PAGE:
Xenon-Hydrogen Mixtures Yield Novel Compound at High Pressure

Observations of van der Waals compounds in simple molecular systems at high pressure continue to bring surprises. Indeed, understanding the nature of bonding in these materials is not well understood. In the course of investigating the Xe-H2 system at high pressure, CDAC Research Scientist Maddury Somayazulu and co-workers from Carnegie and the Advanced Photon Source discovered a class of compounds with stoichiometry ranging from Xe(H2)7 to Xe(H2)8, along with the first experimental verification of bonding states in such materials.

A combination of Raman and infrared spectroscopic measurements, along with synchrotron x-ray diffraction experiments, showed that at 5 GPa, a hexagonal phase forms, which may be described as a tripled unit cell of solid hydrogen, intercalated with xenon atoms. The presence of two separate Xe-Xe distances in the structure, however, suggests the formation of Xe2 dimers, in which the Xe-Xe distance is 3.875 A, which is close to the Xe-Xe distance in solid Xe at 5 GPa. At higher pressures, additional hydrogen is taken up by the structure, which suggests a composition of Xe(H2)8 above 5.7 GPa. Infrared measurements show that the material remains an insulator up to 255 GPa.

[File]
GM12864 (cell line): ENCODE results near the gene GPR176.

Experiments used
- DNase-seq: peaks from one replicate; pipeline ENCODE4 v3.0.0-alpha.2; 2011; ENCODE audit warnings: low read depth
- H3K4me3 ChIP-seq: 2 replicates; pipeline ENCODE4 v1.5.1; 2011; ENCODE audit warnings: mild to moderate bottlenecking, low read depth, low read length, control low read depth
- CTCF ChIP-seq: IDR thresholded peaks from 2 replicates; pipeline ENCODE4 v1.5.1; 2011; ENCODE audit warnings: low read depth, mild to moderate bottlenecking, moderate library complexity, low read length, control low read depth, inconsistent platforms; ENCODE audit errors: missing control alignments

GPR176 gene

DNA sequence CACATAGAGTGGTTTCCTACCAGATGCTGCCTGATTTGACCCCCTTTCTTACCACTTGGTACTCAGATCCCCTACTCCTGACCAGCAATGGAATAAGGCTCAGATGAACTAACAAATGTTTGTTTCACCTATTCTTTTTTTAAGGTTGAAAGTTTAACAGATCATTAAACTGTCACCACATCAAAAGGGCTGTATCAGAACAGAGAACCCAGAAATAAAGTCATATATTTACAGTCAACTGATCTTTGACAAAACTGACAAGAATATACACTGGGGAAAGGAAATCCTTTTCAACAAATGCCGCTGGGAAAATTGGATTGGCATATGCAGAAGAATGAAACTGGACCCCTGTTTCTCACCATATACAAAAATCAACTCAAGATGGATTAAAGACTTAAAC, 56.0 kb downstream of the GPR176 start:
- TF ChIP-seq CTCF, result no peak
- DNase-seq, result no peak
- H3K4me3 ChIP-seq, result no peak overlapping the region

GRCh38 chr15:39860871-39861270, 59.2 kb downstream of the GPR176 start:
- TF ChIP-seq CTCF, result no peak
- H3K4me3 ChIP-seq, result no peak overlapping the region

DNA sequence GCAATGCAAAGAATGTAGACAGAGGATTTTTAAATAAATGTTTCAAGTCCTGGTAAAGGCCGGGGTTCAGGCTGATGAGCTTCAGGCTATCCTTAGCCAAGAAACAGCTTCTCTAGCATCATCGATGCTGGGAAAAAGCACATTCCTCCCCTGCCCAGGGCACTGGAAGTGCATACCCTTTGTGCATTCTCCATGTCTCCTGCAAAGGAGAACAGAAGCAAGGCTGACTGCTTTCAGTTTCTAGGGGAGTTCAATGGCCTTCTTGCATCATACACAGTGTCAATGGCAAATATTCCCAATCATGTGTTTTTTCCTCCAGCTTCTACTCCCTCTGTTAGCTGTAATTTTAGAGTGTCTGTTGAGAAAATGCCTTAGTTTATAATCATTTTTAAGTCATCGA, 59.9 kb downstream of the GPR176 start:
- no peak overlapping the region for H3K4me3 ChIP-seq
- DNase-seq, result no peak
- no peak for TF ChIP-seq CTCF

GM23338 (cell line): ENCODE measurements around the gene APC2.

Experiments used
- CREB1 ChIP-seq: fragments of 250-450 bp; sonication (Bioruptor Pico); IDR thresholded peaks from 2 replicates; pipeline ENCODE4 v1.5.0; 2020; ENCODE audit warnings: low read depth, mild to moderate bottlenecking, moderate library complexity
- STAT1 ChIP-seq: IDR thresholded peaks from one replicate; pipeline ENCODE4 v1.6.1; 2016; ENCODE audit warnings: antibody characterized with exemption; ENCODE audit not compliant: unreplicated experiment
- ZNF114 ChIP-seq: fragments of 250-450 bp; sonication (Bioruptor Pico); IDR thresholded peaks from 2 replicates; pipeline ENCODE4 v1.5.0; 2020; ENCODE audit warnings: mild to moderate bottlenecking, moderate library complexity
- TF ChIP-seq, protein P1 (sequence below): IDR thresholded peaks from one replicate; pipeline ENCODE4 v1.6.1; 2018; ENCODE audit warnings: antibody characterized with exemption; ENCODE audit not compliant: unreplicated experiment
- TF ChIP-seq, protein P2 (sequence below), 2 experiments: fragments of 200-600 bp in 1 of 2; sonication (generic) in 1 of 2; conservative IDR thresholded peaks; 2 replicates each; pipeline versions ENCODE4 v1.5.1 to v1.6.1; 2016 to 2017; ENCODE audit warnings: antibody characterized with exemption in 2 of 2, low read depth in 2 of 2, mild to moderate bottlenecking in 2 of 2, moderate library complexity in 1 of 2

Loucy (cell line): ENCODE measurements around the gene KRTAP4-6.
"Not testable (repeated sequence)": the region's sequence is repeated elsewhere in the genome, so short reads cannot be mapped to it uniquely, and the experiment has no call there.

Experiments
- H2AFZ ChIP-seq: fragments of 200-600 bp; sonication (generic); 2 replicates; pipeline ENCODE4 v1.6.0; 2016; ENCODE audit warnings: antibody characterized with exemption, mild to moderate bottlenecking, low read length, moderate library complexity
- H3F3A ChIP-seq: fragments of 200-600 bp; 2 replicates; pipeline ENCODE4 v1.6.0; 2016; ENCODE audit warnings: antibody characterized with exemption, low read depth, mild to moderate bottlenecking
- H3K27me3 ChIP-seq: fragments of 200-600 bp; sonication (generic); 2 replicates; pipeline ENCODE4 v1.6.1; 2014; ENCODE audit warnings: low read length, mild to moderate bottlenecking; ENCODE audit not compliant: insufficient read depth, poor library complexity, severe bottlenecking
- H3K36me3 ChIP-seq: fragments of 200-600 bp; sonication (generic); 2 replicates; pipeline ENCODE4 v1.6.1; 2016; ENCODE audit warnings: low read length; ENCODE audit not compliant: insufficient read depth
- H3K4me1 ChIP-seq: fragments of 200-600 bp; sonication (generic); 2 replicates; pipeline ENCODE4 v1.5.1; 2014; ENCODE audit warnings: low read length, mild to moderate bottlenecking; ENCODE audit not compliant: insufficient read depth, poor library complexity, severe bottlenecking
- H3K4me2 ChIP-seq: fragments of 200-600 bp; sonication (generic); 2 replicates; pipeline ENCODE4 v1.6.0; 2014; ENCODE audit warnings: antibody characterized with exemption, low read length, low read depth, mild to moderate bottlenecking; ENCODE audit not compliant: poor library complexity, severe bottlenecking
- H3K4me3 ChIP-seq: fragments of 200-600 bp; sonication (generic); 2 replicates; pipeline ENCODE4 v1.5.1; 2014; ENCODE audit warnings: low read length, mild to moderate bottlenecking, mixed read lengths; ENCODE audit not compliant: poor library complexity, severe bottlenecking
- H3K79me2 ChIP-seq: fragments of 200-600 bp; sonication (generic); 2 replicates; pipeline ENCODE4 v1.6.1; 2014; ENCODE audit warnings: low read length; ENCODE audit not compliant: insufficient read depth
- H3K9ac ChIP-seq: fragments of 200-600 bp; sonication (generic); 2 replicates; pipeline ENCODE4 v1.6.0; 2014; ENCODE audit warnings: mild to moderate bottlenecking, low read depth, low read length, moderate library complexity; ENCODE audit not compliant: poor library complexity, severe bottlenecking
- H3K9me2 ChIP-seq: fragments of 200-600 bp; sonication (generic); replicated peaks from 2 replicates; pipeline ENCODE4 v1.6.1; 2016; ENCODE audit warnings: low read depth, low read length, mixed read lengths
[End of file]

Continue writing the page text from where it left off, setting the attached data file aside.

Studies of the electron density maps show a surprising spread of electron density from the Xe2 pairs toward the surrounding array of H2 molecules. It is proposed that this spread of electron density is a signature of the depopulation of the highest occupied and fully filled Σ* molecular orbital of the Xe2 pair produced at high pressure. However, there is no indication at present of a transfer of electron density into the Σ* orbital of the H2 molecule which could lead to its dissociation. This suggests an interaction between Xe2 dimers and H2 molecules, which could lead to different bonding modes at higher pressures or different compositions in the Xe-H2 system. This work has been recently published in Nature Chemistry [Somayazulu, et al., Nature Chemistry, 2 50-53 (2009)].